Greenland is a town in Rockingham County, New Hampshire, United States. The population was 3,549 at the 2010 census. It is drained by the Winnicut River and bounded on the northwest by Great Bay. One of the earliest settlements in the state, Greenland was a parish of Portsmouth (then called Strawbery Banke) operating in 1638. Captain Francis Champernowne moved from Strawbery Banke in 1640 and settled in the area of the present Portsmouth Country Club. Although it was originally to be called Canary, he would call his farm “Greenland”. His extensive landholdings included a farm which is now the town of Madbury, named for his ancestral home in Devon, England.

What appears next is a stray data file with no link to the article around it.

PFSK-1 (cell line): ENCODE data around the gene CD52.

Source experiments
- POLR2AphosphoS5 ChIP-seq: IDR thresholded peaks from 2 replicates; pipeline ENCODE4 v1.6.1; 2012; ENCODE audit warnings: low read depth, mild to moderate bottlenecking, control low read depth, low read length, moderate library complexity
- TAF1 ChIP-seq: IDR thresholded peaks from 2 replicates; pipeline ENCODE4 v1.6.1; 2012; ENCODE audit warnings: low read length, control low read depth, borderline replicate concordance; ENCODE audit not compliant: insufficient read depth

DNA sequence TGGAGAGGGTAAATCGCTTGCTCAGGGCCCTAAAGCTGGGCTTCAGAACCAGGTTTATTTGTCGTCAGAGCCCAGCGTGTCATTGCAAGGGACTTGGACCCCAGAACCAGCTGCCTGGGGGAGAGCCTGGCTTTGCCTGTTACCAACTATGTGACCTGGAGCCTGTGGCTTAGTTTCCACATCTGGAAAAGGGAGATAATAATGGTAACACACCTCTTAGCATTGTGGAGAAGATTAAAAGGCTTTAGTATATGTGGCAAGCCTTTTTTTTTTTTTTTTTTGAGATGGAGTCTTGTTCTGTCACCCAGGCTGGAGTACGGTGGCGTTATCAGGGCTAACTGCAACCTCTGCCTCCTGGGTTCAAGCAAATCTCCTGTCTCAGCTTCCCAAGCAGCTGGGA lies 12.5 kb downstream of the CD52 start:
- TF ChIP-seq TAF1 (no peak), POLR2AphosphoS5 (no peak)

Residents requested and were granted a separate parish in 1706. In c. 1710, Captain Samuel Weeks constructed a substantial brick house, thought to be the oldest brick house in New Hampshire still standing. It survived the 1755 Cape Ann earthquake. Only the 18-inch thick (46 cm) beams that supported the structure were cracked during the quake. The Weeks House is denoted by a New Hampshire historical marker (number 113) along New Hampshire Route 33.Greenland would incorporate in 1721. Greenland annexed parts of Stratham in 1805 and 1847. According to the United States Census Bureau, the town has a total area of 13.3 square miles (34 km2), of which 10.5 sq mi (27 km2) is land and 2.8 sq mi (7.3 km2) is water, comprising 21.07% of the town.
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